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What is Fused Deposition Modeling (FDM)?

Fused Deposition Modeling (FDM®) or Fused Filament Fabrication (FFF), is one of the most common methods of 3D printing. FDM printers extrude a thermoplastic filament in a series of layers over a build plate to create a three-dimensional object. Objects created by FDM begin as computer-aided design (CAD) files that have been converted to a format that a 3D printer can translate. Once an object is printed using fused deposition modeling, the support material is removed and the object can be sanded, polished, or coated with other materials as required.

Markforged recommends FDM printers for their ability to produce high-strength, lightweight, chemically resistant products with excellent dimensional stability and a high heat tolerance. Widely employed around the world, FDM technology is used in industries such as automotive, manufacturing of consumer goods, food and drug packaging, the medical industry, and others.

FDM Printing Advantages and Disadvantages

FDM is an inexpensive process, works well with a wide variety of plastics and can incorporate carbon fiber and other composites. However, the parts produced may be anisotropic, meaning they have uneven strength in some directions, which can limit their industrial use to prototypes and low-strength tools and fixtures.

Markforged uses FDM printing with a twist: a process called Continuous Fiber Fabrication (CFF). CFF enables Markforged printers to reinforce FDM printed parts with continuous strands of carbon fiber, greatly increasing the strength of parts. These parts can be as strong as aluminum in 2 axes.

History of FDM Printing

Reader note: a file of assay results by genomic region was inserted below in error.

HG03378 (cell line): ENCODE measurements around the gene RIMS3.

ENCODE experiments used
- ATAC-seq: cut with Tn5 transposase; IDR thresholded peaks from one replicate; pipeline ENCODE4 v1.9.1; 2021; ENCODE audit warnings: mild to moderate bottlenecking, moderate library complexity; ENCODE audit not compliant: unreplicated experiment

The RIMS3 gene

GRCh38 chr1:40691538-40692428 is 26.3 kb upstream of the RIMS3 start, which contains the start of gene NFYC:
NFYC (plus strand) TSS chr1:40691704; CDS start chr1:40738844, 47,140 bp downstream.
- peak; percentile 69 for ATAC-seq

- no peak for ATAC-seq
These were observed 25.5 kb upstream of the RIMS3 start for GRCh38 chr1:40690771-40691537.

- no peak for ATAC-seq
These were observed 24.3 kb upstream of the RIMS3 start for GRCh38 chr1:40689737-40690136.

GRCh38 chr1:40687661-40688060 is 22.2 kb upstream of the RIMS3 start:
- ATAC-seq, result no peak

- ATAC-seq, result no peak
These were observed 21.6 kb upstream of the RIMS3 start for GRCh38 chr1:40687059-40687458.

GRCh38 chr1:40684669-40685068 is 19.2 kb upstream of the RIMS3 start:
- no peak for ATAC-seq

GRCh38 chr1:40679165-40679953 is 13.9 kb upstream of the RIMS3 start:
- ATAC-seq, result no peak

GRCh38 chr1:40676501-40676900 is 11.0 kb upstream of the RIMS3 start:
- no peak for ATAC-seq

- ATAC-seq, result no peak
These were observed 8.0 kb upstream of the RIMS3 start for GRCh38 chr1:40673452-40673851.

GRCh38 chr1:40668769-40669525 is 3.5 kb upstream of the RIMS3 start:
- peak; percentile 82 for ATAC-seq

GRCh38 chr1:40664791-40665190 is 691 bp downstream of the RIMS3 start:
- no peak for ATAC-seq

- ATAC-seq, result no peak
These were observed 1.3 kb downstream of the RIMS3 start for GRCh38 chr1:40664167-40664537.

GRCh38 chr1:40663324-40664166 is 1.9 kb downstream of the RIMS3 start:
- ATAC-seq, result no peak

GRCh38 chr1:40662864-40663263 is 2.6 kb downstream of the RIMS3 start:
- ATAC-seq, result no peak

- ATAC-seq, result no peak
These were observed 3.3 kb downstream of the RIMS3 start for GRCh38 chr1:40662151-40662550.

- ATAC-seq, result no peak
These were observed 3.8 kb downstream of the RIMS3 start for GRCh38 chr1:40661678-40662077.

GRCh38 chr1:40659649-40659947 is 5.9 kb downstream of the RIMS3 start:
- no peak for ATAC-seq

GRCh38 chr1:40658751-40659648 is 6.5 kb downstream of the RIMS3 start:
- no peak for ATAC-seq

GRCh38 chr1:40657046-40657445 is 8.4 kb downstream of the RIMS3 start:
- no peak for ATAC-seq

FDM printing was developed in 1989 by innovator Scott Crump. In the late 2000s, the field exploded with the advent of hobbyist machines. In the years since, affordable industrial grade systems have become available and the portfolio of available materials has expanded greatly.


What are thermoplastics? Thermoplastics are polymers, or plastics, that become malleable at specific temperatures in order to be shaped as desired. Once cooled, thermoplastic solidifies. Thermoplastics can be heated, shaped, and cooled repeatedly.

What is Fused Deposition Modeling (FDM) used for? There is a wide variety of objects printed using FDM, ranging from children’s toys to industrial parts. With better materials come more and more industrial strength parts.

What types of filament materials do FDM printers use? FDM printers can employ a wide variety of filament materials, depending on what is being printed. Materials include ABS plastic, PLA polymer plastic, nylon, HDPE, PETT (t-glase), wood filaments, metal filaments and more.
Can FDM printers print pieces that conduct electricity? Yes, there are some filaments available that are made of PLA combined with a conducive form of carbon known as graphene.

FDM® is a registered trademark of Stratasys Ltd.